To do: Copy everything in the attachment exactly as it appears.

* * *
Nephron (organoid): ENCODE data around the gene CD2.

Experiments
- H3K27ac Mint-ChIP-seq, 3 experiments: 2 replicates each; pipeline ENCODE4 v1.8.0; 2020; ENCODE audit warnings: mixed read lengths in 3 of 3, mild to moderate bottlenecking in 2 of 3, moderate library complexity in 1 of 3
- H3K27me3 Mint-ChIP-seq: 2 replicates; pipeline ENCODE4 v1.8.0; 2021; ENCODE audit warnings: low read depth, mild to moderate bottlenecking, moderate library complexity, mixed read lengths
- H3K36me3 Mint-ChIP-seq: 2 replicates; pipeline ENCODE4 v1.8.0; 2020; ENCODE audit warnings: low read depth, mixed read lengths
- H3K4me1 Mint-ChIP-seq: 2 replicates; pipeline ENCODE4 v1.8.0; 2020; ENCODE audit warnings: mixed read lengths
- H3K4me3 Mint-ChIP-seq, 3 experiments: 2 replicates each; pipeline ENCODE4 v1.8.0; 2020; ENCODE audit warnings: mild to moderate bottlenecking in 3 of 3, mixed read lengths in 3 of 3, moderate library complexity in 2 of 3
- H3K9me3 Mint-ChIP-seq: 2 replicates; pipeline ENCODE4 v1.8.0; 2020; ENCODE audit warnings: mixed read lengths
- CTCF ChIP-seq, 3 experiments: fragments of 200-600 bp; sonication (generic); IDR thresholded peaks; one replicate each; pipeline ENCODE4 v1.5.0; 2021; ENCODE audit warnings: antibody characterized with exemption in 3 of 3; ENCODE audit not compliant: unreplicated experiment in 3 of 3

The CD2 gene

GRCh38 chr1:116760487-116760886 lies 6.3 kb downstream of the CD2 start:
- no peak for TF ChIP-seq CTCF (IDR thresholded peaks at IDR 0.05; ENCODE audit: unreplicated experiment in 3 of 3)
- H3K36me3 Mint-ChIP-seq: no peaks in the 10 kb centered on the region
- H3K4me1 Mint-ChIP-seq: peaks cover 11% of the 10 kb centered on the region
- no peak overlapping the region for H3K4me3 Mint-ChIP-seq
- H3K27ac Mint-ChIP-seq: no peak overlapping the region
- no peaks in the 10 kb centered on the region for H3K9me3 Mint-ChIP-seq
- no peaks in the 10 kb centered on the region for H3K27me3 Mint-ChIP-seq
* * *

Nephron (organoid): ENCODE data around the gene CD2.

Experiments
- H3K27ac Mint-ChIP-seq, 3 experiments: 2 replicates each; pipeline ENCODE4 v1.8.0; 2020; ENCODE audit warnings: mixed read lengths in 3 of 3, mild to moderate bottlenecking in 2 of 3, moderate library complexity in 1 of 3
- H3K27me3 Mint-ChIP-seq: 2 replicates; pipeline ENCODE4 v1.8.0; 2021; ENCODE audit warnings: low read depth, mild to moderate bottlenecking, moderate library complexity, mixed read lengths
- H3K36me3 Mint-ChIP-seq: 2 replicates; pipeline ENCODE4 v1.8.0; 2020; ENCODE audit warnings: low read depth, mixed read lengths
- H3K4me1 Mint-ChIP-seq: 2 replicates; pipeline ENCODE4 v1.8.0; 2020; ENCODE audit warnings: mixed read lengths
- H3K4me3 Mint-ChIP-seq, 3 experiments: 2 replicates each; pipeline ENCODE4 v1.8.0; 2020; ENCODE audit warnings: mild to moderate bottlenecking in 3 of 3, mixed read lengths in 3 of 3, moderate library complexity in 2 of 3
- H3K9me3 Mint-ChIP-seq: 2 replicates; pipeline ENCODE4 v1.8.0; 2020; ENCODE audit warnings: mixed read lengths
- CTCF ChIP-seq, 3 experiments: fragments of 200-600 bp; sonication (generic); IDR thresholded peaks; one replicate each; pipeline ENCODE4 v1.5.0; 2021; ENCODE audit warnings: antibody characterized with exemption in 3 of 3; ENCODE audit not compliant: unreplicated experiment in 3 of 3

The CD2 gene

GRCh38 chr1:116760487-116760886 lies 6.3 kb downstream of the CD2 start:
- no peak for TF ChIP-seq CTCF (IDR thresholded peaks at IDR 0.05; ENCODE audit: unreplicated experiment in 3 of 3)
- H3K36me3 Mint-ChIP-seq: no peaks in the 10 kb centered on the region
- H3K4me1 Mint-ChIP-seq: peaks cover 11% of the 10 kb centered on the region
- no peak overlapping the region for H3K4me3 Mint-ChIP-seq
- H3K27ac Mint-ChIP-seq: no peak overlapping the region
- no peaks in the 10 kb centered on the region for H3K9me3 Mint-ChIP-seq
- no peaks in the 10 kb centered on the region for H3K27me3 Mint-ChIP-seq